Rejuvalash is an over-the-counter eyelash growth serum heavily marketed to women with the promise of creating thick, lush “supermodel” eyelashes after just 21 days of use.
Rejuvalash claims to have been created by Dr. Goco, Director of Eye Research Associates, Intl. in “an elite research lab.” The serum formula is a secret, but the website promises it includes “clinically proven” stimulation ingredients such as enzymes, peptides, antioxidants and key vitamins.
Lusting for Lashes
Eyelash growth serums became popular in 2008, when glaucoma patients being treated with Lumigan noticed that the prescription eyedrops had the unintended side effect of creating longer, lusher eyelash growth.
The makers of Lumigan gave their prescription drops a girlier name and rushed the product now known as Latisse to the market.
Latisse was quickly followed by copycat brands, many of which did not include Bimatoprost, the ingredient identified as causing lash growth. You can read more about how Latisse effects eyelash growth here.
A Closer Look at RejuvaLASH
The Rejuvalash website provides mostly cringe-worthy pandering, which promises that longer lashes will “drive seduction in men and elicit envy in other women” while allowing users to enjoy a “fairytale” life.
Eye Research Associates, Intl., the organization of which Dr. Goco is the esteemed director, does not have a website to validate their claims of research. They are, however, the company that sells Rejuvalash, as seen in the fine print.
In our experience, the term “secret formula” tends to mean that there’s not really anything inside that actually works — or why would it be kept a secret?
Nonetheless, Rejuvalash fails to specify which enzymes, peptides, antioxidants or key vitamins are included in their serum, making any attempt to validate their claim impossible.
The medical disclaimer in their fine print does state that “certain ingredients such as Cascara Sagrada and Cape Aloe leaf extract have the potential to cause muscle cramping, vomiting, diarrhea, and have been linked to colorectal growths.”
While aloe is often used for moisturizing and Cascara Sagrada (California Buckthorn berries) is used for constipation, no research can be found supporting the application of either plant to the eye area for increased lash growth.
It should also be noted that with their fake social media buttons, stock photos used for customer testimonials (Sandra sure loves a lot of products!), and geo-specifIc pop-ups, the Rejuvalash website shares over half of the common traits Highya warns about in “6 Ways to Spot a Scam Website in Less than 30 Seconds.”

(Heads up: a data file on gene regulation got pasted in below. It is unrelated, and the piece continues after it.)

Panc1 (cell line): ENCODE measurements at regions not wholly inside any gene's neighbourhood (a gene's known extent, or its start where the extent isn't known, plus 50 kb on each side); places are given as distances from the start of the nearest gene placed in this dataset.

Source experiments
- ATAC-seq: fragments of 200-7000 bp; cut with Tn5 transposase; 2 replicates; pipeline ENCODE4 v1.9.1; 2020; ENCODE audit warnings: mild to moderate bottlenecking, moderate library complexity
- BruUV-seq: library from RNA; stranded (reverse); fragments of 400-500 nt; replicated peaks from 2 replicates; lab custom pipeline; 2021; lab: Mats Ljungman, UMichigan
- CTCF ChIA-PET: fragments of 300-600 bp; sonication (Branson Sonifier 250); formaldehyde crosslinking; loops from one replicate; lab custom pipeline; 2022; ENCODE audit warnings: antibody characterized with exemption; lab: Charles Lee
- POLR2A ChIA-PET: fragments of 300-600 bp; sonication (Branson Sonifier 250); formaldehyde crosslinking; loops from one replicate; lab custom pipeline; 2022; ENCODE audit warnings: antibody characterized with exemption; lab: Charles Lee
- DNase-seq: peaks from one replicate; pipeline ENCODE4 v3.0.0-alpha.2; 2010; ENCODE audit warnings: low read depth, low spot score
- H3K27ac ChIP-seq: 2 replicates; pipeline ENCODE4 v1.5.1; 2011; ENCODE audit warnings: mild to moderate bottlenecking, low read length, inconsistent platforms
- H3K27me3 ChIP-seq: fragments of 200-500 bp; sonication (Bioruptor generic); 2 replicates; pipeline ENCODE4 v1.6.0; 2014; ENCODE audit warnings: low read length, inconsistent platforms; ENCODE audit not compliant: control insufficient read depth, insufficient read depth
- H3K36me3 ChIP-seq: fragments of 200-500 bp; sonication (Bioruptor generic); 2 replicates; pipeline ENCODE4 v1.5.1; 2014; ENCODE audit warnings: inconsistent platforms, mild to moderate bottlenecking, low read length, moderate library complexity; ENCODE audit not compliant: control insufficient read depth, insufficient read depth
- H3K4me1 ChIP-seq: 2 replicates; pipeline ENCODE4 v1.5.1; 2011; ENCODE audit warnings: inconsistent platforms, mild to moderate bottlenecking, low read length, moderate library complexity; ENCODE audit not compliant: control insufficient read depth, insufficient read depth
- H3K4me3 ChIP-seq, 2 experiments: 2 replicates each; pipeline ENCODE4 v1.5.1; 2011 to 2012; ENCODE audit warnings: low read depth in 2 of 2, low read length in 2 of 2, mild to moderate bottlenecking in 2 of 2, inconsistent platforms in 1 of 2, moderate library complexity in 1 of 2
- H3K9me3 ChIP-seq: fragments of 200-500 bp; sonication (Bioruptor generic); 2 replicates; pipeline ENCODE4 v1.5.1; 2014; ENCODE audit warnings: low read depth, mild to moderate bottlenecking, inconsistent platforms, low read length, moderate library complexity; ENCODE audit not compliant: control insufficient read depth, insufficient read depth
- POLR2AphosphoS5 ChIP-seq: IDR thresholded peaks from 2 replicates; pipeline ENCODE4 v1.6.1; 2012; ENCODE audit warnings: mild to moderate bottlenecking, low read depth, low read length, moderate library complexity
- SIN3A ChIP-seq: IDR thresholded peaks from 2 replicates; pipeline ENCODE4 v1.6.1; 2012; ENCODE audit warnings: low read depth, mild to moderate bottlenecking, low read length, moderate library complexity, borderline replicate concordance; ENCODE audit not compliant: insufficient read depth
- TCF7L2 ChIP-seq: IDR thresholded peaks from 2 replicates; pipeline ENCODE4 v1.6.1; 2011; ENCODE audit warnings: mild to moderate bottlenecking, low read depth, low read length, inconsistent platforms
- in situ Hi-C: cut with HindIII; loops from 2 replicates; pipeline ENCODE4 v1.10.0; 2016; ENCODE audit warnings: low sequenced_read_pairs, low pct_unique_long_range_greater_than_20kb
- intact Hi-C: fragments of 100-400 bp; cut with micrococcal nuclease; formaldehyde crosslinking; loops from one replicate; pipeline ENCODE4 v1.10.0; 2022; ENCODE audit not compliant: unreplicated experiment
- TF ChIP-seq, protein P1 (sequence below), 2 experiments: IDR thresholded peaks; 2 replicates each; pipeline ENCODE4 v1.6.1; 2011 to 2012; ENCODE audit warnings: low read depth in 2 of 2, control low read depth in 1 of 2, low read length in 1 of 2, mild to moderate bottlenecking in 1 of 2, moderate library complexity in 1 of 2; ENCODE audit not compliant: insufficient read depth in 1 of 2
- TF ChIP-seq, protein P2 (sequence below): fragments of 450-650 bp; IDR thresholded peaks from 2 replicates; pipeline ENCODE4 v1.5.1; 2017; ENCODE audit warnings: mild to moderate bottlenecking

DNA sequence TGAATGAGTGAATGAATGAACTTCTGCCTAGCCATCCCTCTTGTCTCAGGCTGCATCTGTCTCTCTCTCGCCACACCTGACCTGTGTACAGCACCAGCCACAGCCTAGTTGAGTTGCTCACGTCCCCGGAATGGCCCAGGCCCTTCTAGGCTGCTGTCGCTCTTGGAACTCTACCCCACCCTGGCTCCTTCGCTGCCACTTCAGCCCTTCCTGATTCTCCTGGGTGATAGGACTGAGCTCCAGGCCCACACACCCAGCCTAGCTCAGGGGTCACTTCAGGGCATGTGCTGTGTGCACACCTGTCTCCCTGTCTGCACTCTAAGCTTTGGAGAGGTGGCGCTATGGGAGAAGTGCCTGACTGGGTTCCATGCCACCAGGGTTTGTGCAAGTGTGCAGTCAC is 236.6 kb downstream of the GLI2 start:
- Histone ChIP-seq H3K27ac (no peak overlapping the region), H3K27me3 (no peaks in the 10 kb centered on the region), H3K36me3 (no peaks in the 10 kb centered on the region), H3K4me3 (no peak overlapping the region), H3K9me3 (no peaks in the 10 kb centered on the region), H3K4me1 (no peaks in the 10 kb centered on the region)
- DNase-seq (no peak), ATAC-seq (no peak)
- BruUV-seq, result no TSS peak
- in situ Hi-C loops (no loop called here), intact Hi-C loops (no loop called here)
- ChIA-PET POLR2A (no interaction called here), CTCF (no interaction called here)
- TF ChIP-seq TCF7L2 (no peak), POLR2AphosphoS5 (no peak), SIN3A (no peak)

Pricing & Refund Policy
Rejuvalash is available through 4 different options (all prices listed are converted from pounds sterling to dollars and are approximate):
- 14-Day Trial: $6 for S&H*
- 1-Month Supply: $102
- 3-Month Supply: $234
- 5-Month Supply: $245
If you choose the trial option, you’ll be sent 2 vials of Rejuvalash. Then, after the trial has expired, you’ll be charged $89 each (total of $178). You’ll also be enrolled in the company;’s autoship program, which means you’ll continue receiving a new bottle of Rejuvalash once per month, and your credit card charged $89 per bottle, plus $8.99 for shipping and handling each time.
While ordering info states that customers can return their trial bottle within 14 days, the fine print reads that only defective or damaged products may be returned and that no returns will be accepted after 30 days.
It’s important here to mention that, in our experience, free trials are never free, and autoship programs are intended to loop you in to recurring charges. As such, we often recommend that products sold using these methods should be avoided.
The overwhelming majority of Rejuvalash reviews are negative. Here are some common complaints:
- Charges of $178 to bank account without receiving the product
- Refusal to refund money upon product return
- No visible eyelash growth
Rejuvalash currently has 107 unresolved complaints listed on Scambook.com, totaling over $20,000 in damages.
There is also a Facebook community page dedicated to notifying would-be customers that Rejuvalash is a scam that covers many of these complaints.
Final Thoughts on Rejuvalash
After an unlucky round with discounted eyelash extensions, I had tried Rejuvalash at a brow stylist’s recommendation. After dutifully applying it nightly for several weeks, I was left with irritated, puffy lids and zero results in lash growth.
Instead, having since learned that when it comes to achieving fuller, lusher lashes, these products fall under the “you get what you pay for” category, I’ve personally found physical lash extensions to be a great, albeit expensive, solution for when you want some extra lash length, instead of applying chemicals to your eyelids. WebMD offers tips on how to find a good technician here.
Not a legitimate company
I received my product with no packaging, not even the safety seal. When I called to return the product, I explained to them the issue and told them there was no way I would use a product that came without a safety seal. After a 15 minute conversation where the operator kept trying to negotiate a price with me, she finally gave me a return authorization number.
Definitely not a legitimate company.
Bottom Line: No, I would not recommend this to a friend
1 out 1 people found this review helpful
Unlawful Selling Technique
Who knows what's actually in the product, but the way it's sold is definitely a scam. At no point do they ask you to accept their Terms & Conditions, which are in small print at the bottom of the Home page and tell you that they will debit your account. They are therefore unenforceable and the debits to your account are therefore illegal.
Bottom Line: No, I would not recommend this to a friend